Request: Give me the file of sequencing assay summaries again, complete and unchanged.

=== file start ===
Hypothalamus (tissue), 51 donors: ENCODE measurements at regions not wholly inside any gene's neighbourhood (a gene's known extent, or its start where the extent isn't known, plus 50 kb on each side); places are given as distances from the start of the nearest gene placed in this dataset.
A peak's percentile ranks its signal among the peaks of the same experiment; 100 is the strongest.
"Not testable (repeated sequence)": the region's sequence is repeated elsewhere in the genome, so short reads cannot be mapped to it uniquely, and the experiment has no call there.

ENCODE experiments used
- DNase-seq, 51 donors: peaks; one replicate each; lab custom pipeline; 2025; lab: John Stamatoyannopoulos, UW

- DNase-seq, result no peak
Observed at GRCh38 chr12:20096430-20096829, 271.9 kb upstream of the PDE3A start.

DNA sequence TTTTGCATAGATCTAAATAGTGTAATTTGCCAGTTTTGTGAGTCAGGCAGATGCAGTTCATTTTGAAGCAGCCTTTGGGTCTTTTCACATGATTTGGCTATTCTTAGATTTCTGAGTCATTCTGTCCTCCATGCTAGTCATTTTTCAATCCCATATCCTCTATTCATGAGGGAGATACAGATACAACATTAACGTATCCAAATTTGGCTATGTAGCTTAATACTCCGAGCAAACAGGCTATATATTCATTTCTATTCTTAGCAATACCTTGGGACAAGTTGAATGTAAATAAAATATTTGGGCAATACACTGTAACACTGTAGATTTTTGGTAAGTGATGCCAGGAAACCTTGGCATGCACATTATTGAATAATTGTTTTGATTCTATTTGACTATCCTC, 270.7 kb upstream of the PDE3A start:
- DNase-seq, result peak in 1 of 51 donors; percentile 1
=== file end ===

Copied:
Hypothalamus (tissue), 51 donors: ENCODE measurements at regions not wholly inside any gene's neighbourhood (a gene's known extent, or its start where the extent isn't known, plus 50 kb on each side); places are given as distances from the start of the nearest gene placed in this dataset.
A peak's percentile ranks its signal among the peaks of the same experiment; 100 is the strongest.
"Not testable (repeated sequence)": the region's sequence is repeated elsewhere in the genome, so short reads cannot be mapped to it uniquely, and the experiment has no call there.

ENCODE experiments used
- DNase-seq, 51 donors: peaks; one replicate each; lab custom pipeline; 2025; lab: John Stamatoyannopoulos, UW

- DNase-seq, result no peak
Observed at GRCh38 chr12:20096430-20096829, 271.9 kb upstream of the PDE3A start.

DNA sequence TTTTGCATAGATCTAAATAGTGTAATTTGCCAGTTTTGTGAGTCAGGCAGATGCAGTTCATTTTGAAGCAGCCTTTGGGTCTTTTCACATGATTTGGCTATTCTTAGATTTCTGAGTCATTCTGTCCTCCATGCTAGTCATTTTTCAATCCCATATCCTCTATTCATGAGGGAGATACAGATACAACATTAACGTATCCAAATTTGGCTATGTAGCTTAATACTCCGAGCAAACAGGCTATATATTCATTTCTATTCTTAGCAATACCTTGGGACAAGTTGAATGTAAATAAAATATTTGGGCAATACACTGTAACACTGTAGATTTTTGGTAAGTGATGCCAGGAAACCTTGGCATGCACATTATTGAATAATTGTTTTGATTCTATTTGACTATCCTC, 270.7 kb upstream of the PDE3A start:
- DNase-seq, result peak in 1 of 51 donors; percentile 1